The Provision of Higher Education in a Global World - Analysis and Policy Implications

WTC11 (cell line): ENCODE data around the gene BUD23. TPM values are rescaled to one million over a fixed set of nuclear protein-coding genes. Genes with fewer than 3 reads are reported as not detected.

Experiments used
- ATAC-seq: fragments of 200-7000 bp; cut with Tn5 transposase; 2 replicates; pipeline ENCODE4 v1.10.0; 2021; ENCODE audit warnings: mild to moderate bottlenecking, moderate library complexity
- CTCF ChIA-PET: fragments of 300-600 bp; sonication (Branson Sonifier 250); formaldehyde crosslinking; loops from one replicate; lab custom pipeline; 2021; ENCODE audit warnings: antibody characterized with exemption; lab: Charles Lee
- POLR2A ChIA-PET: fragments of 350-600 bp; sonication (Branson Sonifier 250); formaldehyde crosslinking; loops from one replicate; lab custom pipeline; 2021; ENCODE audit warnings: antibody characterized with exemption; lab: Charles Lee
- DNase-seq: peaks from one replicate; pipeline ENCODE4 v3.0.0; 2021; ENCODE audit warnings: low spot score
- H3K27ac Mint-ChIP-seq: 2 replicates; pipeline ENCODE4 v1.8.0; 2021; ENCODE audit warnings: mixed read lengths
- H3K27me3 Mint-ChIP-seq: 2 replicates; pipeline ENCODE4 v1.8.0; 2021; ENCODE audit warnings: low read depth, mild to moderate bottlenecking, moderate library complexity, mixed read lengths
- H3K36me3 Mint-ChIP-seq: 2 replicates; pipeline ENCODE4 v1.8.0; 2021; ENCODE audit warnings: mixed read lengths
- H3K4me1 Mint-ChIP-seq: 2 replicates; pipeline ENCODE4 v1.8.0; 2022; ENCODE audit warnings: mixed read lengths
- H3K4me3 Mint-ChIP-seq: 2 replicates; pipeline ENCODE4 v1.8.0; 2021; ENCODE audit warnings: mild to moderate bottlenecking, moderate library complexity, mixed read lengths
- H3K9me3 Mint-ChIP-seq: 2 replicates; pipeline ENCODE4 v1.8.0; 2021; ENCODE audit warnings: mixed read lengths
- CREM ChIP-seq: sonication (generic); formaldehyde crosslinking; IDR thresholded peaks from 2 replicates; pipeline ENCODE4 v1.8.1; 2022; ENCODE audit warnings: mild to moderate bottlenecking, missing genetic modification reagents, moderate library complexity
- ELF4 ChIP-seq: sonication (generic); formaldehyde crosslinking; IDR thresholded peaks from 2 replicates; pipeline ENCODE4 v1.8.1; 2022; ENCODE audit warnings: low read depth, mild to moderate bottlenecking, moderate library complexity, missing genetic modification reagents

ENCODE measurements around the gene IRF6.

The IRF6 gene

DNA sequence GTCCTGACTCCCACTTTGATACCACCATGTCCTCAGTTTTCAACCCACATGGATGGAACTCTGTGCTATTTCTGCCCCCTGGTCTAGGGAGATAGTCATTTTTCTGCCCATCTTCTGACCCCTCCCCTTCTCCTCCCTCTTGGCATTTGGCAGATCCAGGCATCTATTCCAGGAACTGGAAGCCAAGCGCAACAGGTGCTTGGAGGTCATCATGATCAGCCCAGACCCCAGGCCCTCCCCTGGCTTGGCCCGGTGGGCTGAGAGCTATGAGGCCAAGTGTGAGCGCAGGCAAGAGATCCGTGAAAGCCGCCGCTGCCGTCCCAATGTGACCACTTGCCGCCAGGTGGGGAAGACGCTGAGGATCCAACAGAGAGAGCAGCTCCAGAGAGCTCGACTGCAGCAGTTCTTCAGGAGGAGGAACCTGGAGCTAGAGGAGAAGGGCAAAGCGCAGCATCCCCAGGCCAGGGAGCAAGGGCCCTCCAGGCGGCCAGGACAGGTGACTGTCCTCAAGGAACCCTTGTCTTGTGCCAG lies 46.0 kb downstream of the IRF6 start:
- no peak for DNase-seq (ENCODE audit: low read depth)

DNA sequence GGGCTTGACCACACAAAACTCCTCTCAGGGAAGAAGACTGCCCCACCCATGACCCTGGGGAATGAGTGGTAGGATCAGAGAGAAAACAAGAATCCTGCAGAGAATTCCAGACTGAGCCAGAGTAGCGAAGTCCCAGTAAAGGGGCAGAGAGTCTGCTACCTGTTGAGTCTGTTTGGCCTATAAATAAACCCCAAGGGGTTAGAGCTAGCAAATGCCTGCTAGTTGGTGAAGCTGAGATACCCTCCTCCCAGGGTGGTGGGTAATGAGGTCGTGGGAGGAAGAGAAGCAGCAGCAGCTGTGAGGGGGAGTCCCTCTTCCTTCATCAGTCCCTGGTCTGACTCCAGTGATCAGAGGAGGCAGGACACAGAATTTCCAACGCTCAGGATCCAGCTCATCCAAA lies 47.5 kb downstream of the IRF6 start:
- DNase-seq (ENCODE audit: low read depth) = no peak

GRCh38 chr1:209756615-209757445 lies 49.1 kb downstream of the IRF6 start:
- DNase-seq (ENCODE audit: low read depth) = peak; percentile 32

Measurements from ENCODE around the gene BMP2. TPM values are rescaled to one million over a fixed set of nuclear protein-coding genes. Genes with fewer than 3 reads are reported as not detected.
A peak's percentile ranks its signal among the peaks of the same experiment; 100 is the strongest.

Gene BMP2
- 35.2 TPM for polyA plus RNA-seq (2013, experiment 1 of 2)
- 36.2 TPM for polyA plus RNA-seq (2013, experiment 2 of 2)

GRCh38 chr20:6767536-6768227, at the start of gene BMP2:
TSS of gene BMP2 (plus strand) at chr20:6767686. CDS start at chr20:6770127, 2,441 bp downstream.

Mobility is a driving force in the labor market. It is especially crucial as higher education is concerned as it enlarges the opportunities of students and graduates or skilled workers, respectively, and affects the returns to their investment in education. Mobile students and graduates react to the institutional framework and on their turn induce changes in governmental policies as competition between educational institutions and countries becomes more intense. We are here interested in how governmental decisions about the financial regime and the quality level of higher education interact with individual incentives to invest in higher education in closed and in open economies. This question is especially important in the European Union. The Bologna Process, which was launched in 1999, precisely aims at removing the obstacles to mobility for students by establishing the so-called European Higher Education Area by the year 2010. These measures - especially those that increase transparency and comparability of different degree programmes - should lower migration costs. With equal conditions for access - following the non-discrimination principle that holds for EU-citizens - increased mobility is supposed to lead to more competition in terms of quality among different institutions of higher education. But the European Higher Education Area also creates incentives for governments to free-ride on other countries and regions. Free-riding should be especially strong if students are less mobile than skilled workers and if most of those who study abroad return to their home country after graduation. This shows how important it is for an evaluation of the Bologna Process to study different mobility scenarios. Two main questions arise. What is the rationale to increase student mobility? What will be the impact on the financing of higher education and its quality level? Our aim is to build a simple model to address these questions and to derive policy implications as to the optimal financial regime and quality level of higher education in the presence of migration opportunities.
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